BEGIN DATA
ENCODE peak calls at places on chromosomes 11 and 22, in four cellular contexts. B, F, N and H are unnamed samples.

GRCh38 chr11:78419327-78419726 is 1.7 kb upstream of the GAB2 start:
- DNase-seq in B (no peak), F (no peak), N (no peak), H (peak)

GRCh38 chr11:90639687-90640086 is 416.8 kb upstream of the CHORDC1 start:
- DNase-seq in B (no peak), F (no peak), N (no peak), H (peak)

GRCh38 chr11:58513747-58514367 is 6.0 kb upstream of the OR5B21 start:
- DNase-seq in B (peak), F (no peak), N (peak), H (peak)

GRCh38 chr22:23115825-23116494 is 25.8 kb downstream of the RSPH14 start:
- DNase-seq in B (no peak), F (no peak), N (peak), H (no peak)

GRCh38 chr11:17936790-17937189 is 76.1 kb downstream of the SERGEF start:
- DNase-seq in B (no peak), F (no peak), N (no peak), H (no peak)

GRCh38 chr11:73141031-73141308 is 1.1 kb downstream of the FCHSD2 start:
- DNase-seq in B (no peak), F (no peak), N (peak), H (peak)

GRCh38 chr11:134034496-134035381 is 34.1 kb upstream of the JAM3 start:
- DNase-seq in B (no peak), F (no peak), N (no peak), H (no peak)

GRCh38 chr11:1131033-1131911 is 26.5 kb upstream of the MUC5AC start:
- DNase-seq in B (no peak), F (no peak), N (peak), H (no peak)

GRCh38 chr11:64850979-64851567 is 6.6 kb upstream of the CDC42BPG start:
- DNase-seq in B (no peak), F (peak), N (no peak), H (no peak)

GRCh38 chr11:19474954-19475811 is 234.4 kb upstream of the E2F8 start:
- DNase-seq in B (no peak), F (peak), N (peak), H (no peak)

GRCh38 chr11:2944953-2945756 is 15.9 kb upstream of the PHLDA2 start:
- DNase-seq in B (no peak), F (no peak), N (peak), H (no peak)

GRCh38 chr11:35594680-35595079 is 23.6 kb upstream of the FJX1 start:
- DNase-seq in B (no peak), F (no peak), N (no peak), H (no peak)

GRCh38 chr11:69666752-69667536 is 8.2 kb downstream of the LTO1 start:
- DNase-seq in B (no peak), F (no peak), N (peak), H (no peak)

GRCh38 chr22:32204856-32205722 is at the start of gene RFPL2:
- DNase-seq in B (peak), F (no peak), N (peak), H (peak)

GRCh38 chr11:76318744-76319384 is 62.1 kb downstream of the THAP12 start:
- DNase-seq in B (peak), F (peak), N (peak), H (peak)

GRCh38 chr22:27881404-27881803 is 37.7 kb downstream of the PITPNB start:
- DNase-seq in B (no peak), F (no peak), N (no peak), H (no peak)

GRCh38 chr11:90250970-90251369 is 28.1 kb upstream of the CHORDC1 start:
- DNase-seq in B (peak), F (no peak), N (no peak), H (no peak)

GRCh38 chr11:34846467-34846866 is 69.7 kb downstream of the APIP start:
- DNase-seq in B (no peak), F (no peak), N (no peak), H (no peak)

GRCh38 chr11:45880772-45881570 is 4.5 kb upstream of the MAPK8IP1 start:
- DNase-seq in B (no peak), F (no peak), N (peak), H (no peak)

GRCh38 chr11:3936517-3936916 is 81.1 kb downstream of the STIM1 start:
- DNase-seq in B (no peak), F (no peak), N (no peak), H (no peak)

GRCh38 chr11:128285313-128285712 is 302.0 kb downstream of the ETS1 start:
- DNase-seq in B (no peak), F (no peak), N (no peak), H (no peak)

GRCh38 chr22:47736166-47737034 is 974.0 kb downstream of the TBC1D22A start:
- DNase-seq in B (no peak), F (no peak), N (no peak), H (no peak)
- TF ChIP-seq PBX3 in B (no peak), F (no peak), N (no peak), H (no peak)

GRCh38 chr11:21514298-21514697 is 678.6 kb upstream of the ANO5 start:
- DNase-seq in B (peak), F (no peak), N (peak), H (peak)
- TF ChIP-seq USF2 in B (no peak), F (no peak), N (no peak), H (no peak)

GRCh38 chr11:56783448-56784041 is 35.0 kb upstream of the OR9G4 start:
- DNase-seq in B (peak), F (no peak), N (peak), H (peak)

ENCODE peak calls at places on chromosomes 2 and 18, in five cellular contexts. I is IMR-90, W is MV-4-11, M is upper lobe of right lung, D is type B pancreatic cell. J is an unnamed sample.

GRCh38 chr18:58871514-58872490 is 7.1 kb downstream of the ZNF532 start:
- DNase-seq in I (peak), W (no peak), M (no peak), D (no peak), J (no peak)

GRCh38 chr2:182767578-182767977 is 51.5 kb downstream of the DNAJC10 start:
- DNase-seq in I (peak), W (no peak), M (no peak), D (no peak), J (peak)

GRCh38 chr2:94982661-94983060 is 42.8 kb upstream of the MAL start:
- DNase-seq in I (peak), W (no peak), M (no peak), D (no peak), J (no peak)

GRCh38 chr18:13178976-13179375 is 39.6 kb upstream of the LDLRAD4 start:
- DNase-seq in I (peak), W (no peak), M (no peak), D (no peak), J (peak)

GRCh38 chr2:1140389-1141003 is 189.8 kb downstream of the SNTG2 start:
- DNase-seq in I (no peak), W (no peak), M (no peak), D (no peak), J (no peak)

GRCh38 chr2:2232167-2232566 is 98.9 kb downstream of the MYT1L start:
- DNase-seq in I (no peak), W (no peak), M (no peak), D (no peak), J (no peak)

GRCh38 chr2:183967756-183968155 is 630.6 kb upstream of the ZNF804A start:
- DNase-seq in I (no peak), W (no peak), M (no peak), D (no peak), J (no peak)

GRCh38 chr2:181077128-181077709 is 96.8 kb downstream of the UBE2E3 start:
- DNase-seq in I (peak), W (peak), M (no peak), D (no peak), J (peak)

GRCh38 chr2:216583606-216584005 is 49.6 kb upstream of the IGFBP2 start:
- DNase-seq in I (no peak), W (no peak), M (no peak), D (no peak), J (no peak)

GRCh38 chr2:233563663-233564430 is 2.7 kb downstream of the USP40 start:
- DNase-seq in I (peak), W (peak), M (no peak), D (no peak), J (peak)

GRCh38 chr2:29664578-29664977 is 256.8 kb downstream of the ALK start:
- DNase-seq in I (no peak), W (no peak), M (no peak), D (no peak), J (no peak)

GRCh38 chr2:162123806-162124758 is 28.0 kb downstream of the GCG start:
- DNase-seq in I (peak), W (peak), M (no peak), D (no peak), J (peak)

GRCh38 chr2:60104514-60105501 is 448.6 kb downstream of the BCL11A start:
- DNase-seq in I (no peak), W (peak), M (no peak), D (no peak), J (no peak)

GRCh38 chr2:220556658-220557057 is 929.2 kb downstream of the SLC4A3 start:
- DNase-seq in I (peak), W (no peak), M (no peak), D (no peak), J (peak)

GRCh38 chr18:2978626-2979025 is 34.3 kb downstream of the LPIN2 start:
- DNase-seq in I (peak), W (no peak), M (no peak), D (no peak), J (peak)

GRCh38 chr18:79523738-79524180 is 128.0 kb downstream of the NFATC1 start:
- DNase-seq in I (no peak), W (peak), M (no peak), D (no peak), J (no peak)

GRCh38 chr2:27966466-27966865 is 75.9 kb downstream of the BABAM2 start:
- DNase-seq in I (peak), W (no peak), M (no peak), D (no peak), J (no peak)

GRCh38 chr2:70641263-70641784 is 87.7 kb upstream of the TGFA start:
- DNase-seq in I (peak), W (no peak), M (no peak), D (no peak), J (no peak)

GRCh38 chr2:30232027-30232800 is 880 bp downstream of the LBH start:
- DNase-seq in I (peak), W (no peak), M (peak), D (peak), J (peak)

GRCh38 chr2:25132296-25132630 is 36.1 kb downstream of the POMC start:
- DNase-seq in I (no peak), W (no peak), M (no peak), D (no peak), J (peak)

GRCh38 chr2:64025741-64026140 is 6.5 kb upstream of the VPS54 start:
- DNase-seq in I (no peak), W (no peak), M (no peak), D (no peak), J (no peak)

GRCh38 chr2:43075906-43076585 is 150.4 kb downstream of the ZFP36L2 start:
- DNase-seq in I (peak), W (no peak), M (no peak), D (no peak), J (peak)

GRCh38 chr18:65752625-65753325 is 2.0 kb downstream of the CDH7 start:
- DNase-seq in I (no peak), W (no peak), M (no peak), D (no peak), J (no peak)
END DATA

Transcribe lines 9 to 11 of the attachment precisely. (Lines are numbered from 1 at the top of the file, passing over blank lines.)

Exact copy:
- DNase-seq in B (no peak), F (no peak), N (peak), H (no peak)

GRCh38 chr11:17936790-17937189 is 76.1 kb downstream of the SERGEF start:
- DNase-seq in B (no peak), F (no peak), N (no peak), H (no peak)